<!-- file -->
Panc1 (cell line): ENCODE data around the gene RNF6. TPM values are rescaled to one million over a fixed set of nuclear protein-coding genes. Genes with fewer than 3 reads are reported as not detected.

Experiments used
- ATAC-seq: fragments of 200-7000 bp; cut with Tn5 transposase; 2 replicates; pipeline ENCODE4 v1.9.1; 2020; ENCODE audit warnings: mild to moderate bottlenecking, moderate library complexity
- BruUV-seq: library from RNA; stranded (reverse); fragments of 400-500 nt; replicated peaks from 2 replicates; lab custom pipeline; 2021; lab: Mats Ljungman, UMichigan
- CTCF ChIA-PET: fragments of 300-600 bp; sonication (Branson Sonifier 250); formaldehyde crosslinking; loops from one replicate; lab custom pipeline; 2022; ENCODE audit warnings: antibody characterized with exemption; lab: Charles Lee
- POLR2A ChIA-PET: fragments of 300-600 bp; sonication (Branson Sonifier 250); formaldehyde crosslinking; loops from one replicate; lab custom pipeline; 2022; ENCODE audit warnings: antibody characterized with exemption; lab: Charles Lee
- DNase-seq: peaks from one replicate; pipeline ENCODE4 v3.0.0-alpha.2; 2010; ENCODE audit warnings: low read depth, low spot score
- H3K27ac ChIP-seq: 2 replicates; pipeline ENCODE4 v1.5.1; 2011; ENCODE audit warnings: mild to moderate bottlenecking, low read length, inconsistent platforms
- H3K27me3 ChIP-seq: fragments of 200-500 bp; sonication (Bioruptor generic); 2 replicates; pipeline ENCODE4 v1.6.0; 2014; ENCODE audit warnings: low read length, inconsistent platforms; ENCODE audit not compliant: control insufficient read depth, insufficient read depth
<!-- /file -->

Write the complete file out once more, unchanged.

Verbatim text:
Panc1 (cell line): ENCODE data around the gene RNF6. TPM values are rescaled to one million over a fixed set of nuclear protein-coding genes. Genes with fewer than 3 reads are reported as not detected.

Experiments used
- ATAC-seq: fragments of 200-7000 bp; cut with Tn5 transposase; 2 replicates; pipeline ENCODE4 v1.9.1; 2020; ENCODE audit warnings: mild to moderate bottlenecking, moderate library complexity
- BruUV-seq: library from RNA; stranded (reverse); fragments of 400-500 nt; replicated peaks from 2 replicates; lab custom pipeline; 2021; lab: Mats Ljungman, UMichigan
- CTCF ChIA-PET: fragments of 300-600 bp; sonication (Branson Sonifier 250); formaldehyde crosslinking; loops from one replicate; lab custom pipeline; 2022; ENCODE audit warnings: antibody characterized with exemption; lab: Charles Lee
- POLR2A ChIA-PET: fragments of 300-600 bp; sonication (Branson Sonifier 250); formaldehyde crosslinking; loops from one replicate; lab custom pipeline; 2022; ENCODE audit warnings: antibody characterized with exemption; lab: Charles Lee
- DNase-seq: peaks from one replicate; pipeline ENCODE4 v3.0.0-alpha.2; 2010; ENCODE audit warnings: low read depth, low spot score
- H3K27ac ChIP-seq: 2 replicates; pipeline ENCODE4 v1.5.1; 2011; ENCODE audit warnings: mild to moderate bottlenecking, low read length, inconsistent platforms
- H3K27me3 ChIP-seq: fragments of 200-500 bp; sonication (Bioruptor generic); 2 replicates; pipeline ENCODE4 v1.6.0; 2014; ENCODE audit warnings: low read length, inconsistent platforms; ENCODE audit not compliant: control insufficient read depth, insufficient read depth